Africatown : America's last slave ship and the community it created
(Book)

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Status
Honeoye Public Library - Adult Nonfiction
305.89
1 available
Macedon Public Library - Adult Nonfiction
305.89 TAB
1 available
Naples Library - Adult Nonfiction
305.896 TABOR
1 available

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Copies

LocationCall NumberStatus
Honeoye Public Library - Adult Nonfiction305.89Available
Macedon Public Library - Adult Nonfiction305.89 TABAvailable
Naples Library - Adult Nonfiction305.896 TABORAvailable
Newark Public Library - Adult Nonfiction305.896 TABAvailable

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Format
Book
Physical Desc
vi, 372 pages : illustrations, maps ; 24 cm
Language
English

Notes

Bibliography
Includes bibliographical references and index.
Description
"In 1860, a ship called the Clotilda was smuggled through the Alabama Gulf Coast, carrying the last group of enslaved people ever brought to the U.S. from West Africa. Five years later, the shipmates were emancipated, but they had no way of getting back home. Instead they created their own community outside the city of Mobile, where they spoke Yoruba and appointed their own leaders, a story chronicled in Zora Neale Hurston's Barracoon. That community, Africatown, has endured to the present day, and many of the community residents are the shipmates' direct descendants. After many decades of neglect and a Jim Crow legal system that targeted the area for industrialization, the community is struggling to survive. Many community members believe the pollution from the heavy industry surrounding their homes has caused a cancer epidemic among residents, and companies are eyeing even more land for development. At the same time, after the discovery of the remains of the Clotilda in the riverbed nearby, a renewed effort is underway to create a living memorial to the community and the lives of the slaves who founded it. An evocative and epic story, Africatown charts the fraught history of America from those who were brought here as slaves but nevertheless established a home for themselves and their descendants in the face of persistent racism"--,Provided by publisher.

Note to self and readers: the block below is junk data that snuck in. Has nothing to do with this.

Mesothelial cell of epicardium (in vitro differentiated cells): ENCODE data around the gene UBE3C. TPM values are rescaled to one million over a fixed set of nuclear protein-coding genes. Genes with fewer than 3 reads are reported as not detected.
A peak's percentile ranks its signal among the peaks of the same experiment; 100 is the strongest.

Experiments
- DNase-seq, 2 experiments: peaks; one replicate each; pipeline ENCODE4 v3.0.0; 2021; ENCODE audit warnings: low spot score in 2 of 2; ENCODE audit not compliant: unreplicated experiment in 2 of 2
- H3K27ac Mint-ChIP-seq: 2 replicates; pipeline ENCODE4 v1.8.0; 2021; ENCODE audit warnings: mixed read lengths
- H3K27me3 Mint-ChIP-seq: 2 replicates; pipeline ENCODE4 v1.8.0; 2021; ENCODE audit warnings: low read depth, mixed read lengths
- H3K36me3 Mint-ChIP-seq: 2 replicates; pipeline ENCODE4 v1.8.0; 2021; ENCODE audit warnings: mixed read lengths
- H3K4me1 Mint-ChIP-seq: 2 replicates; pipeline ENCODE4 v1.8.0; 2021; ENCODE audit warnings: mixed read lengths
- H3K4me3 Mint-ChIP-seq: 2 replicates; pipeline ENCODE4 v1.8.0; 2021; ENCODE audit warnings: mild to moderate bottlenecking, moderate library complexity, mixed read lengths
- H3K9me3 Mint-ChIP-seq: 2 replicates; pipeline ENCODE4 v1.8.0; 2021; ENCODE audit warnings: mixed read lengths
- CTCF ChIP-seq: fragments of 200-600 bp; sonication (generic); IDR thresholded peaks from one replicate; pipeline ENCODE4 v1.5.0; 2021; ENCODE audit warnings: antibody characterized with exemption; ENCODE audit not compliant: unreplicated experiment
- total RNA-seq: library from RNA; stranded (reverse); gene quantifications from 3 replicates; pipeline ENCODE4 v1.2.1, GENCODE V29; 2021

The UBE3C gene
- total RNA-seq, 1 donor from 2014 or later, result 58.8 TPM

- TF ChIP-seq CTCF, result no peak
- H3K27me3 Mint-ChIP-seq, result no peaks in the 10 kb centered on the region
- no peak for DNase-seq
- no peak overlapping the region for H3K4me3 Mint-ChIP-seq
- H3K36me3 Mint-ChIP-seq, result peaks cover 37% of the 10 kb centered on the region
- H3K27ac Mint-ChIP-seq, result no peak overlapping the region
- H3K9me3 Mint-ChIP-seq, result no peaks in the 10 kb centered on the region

Citations

APA Citation, 7th Edition (style guide)

Tabor, N. (2023). Africatown: America's last slave ship and the community it created (First edition.). St. Martin's Press.

Chicago / Turabian - Author Date Citation, 17th Edition (style guide)

Tabor, Nick. 2023. Africatown: America's Last Slave Ship and the Community It Created. St. Martin's Press.

Chicago / Turabian - Humanities (Notes and Bibliography) Citation, 17th Edition (style guide)

Tabor, Nick. Africatown: America's Last Slave Ship and the Community It Created St. Martin's Press, 2023.

MLA Citation, 9th Edition (style guide)

Tabor, Nick. Africatown: America's Last Slave Ship and the Community It Created First edition., St. Martin's Press, 2023.

Note! Citations contain only title, author, edition, publisher, and year published. Citations should be used as a guideline and should be double checked for accuracy. Citation formats are based on standards as of August 2021.

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